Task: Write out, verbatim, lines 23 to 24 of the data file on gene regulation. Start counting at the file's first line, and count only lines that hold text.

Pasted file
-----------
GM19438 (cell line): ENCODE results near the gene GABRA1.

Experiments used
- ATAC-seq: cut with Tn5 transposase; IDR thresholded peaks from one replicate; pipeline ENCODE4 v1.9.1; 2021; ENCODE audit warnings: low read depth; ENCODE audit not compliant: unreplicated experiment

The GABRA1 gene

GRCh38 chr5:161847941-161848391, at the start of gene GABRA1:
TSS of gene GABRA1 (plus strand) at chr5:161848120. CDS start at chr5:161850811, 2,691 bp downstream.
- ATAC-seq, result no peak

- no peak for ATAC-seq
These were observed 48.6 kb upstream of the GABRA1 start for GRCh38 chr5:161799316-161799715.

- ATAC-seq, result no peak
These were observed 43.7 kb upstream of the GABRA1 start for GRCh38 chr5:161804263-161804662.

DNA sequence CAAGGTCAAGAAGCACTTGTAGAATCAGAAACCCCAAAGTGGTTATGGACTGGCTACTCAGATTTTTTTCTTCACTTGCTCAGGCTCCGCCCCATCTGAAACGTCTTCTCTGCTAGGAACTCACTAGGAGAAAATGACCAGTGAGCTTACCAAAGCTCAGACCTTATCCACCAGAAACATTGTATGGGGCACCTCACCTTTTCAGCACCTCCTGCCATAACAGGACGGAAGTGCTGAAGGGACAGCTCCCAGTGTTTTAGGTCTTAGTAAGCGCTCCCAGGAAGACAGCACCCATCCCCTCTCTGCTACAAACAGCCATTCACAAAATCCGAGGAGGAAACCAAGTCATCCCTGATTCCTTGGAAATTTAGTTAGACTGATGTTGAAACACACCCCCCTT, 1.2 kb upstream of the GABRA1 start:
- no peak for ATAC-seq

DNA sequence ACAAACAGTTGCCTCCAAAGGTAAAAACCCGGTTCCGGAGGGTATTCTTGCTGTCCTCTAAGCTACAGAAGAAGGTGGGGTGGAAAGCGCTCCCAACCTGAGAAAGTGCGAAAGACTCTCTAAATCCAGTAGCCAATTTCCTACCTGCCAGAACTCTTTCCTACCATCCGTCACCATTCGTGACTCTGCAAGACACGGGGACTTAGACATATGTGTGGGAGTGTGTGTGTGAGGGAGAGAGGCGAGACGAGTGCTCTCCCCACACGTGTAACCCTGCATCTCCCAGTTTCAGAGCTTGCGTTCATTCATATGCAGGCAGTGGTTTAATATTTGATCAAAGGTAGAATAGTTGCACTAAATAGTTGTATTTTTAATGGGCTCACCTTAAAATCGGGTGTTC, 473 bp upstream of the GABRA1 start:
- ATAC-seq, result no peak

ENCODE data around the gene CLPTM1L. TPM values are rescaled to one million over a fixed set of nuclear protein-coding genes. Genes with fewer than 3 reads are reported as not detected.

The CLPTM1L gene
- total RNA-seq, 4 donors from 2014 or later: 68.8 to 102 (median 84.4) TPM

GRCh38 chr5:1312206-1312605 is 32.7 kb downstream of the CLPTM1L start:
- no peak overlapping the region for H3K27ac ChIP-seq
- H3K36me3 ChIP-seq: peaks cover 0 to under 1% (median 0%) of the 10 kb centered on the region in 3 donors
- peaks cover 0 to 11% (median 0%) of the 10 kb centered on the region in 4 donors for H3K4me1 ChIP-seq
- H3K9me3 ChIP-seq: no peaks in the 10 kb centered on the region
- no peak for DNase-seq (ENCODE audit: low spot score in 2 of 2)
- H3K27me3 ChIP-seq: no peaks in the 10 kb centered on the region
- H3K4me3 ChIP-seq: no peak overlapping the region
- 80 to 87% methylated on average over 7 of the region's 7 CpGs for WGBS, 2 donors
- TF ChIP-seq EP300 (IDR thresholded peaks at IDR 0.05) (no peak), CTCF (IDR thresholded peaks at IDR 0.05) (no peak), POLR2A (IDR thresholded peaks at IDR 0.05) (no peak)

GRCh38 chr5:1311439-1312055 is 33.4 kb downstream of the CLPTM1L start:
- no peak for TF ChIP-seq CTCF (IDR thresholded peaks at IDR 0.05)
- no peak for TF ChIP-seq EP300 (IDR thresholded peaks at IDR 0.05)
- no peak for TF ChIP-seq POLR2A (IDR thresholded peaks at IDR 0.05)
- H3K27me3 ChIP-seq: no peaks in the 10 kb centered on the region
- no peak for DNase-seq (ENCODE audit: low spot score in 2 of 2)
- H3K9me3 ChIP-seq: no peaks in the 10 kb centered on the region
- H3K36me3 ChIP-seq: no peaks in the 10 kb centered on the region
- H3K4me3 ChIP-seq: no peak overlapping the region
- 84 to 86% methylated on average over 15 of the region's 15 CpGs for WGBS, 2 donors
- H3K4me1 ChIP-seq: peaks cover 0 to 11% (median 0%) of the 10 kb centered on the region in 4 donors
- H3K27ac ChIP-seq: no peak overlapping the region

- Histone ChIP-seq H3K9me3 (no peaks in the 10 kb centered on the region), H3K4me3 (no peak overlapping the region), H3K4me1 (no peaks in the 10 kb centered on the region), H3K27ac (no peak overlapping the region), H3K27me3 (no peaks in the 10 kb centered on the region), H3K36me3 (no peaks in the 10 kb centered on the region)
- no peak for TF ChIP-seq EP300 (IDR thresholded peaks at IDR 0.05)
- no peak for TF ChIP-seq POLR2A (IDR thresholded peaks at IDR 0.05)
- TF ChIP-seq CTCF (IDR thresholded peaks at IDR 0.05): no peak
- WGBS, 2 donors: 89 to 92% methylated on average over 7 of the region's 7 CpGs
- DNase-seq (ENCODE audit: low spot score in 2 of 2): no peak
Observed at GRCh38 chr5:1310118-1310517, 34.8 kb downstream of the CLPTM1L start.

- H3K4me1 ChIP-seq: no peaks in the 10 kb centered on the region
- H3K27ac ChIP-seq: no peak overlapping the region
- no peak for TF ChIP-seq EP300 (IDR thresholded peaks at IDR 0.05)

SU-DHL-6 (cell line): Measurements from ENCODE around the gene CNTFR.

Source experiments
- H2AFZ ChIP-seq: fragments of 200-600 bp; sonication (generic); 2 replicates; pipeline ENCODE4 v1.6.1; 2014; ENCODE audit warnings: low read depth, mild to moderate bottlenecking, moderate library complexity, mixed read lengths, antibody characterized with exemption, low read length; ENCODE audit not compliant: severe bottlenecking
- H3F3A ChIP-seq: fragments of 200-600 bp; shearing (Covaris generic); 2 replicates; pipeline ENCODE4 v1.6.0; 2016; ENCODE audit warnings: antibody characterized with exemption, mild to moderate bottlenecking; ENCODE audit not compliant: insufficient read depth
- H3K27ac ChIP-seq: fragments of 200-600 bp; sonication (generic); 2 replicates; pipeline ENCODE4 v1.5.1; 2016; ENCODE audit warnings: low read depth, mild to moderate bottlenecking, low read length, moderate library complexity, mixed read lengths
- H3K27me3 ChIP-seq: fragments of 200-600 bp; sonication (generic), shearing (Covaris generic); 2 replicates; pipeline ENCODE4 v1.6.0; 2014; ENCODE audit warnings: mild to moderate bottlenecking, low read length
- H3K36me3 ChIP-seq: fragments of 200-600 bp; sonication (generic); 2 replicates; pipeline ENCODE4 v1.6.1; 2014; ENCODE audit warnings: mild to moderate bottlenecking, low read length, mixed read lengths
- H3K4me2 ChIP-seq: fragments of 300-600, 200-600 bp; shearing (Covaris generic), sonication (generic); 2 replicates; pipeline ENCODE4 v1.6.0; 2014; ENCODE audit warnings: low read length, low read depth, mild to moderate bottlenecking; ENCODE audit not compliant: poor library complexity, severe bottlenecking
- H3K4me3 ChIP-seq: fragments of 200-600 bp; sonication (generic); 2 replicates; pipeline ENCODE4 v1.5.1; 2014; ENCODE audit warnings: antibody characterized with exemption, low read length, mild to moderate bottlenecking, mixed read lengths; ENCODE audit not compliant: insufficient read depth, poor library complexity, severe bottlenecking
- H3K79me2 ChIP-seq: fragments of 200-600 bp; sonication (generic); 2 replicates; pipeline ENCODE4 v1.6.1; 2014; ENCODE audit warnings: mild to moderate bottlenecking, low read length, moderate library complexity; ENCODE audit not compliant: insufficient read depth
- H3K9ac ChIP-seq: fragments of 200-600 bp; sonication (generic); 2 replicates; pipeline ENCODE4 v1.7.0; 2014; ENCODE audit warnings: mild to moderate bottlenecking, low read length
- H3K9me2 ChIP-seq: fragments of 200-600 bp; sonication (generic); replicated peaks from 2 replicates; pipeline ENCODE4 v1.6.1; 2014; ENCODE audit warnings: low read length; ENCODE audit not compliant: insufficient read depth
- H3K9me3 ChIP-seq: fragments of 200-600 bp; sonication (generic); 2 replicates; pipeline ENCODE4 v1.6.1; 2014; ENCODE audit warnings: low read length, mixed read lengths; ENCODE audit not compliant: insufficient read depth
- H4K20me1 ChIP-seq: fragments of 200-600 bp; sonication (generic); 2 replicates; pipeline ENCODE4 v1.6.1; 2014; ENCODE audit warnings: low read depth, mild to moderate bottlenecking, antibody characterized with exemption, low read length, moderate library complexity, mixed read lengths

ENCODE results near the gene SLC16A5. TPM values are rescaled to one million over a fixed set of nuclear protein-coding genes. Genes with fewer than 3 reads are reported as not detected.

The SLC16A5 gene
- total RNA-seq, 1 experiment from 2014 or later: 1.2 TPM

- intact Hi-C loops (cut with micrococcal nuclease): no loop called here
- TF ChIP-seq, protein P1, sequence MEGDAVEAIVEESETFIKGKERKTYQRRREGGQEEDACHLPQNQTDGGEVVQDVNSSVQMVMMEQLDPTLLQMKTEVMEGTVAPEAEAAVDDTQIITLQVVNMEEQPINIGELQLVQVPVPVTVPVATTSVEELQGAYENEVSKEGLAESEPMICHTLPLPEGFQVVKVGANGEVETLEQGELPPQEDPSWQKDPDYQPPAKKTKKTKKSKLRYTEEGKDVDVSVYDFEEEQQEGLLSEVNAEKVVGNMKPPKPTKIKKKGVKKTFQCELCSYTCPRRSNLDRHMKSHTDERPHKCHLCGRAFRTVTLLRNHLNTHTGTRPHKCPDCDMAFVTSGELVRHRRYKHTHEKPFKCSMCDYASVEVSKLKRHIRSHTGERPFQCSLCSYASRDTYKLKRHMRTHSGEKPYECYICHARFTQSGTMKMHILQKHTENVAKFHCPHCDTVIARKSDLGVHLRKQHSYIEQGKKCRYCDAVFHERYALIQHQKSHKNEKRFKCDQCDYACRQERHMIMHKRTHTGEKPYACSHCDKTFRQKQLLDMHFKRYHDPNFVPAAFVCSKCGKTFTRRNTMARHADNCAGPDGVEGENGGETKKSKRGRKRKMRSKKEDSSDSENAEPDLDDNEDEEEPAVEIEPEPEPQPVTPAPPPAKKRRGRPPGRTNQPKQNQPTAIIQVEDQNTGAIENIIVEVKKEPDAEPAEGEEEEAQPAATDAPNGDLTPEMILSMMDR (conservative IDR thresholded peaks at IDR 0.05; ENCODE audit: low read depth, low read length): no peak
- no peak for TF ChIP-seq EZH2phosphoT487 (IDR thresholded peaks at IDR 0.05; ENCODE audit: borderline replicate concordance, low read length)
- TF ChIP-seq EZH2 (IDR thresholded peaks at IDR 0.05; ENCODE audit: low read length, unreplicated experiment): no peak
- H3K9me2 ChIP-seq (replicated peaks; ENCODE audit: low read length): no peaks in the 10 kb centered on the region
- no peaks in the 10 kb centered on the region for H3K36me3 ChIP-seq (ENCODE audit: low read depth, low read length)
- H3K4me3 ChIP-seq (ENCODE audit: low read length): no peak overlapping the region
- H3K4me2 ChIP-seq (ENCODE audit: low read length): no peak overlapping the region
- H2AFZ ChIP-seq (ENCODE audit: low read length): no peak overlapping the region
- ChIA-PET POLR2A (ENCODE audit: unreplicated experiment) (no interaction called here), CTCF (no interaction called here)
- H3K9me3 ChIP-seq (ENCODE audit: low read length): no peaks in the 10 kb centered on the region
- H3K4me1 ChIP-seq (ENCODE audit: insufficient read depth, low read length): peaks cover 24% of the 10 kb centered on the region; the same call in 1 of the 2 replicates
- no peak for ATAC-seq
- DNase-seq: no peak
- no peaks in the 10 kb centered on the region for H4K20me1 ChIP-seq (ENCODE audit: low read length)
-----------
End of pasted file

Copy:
- H3K9me3 ChIP-seq: no peaks in the 10 kb centered on the region
- no peak for DNase-seq (ENCODE audit: low spot score in 2 of 2)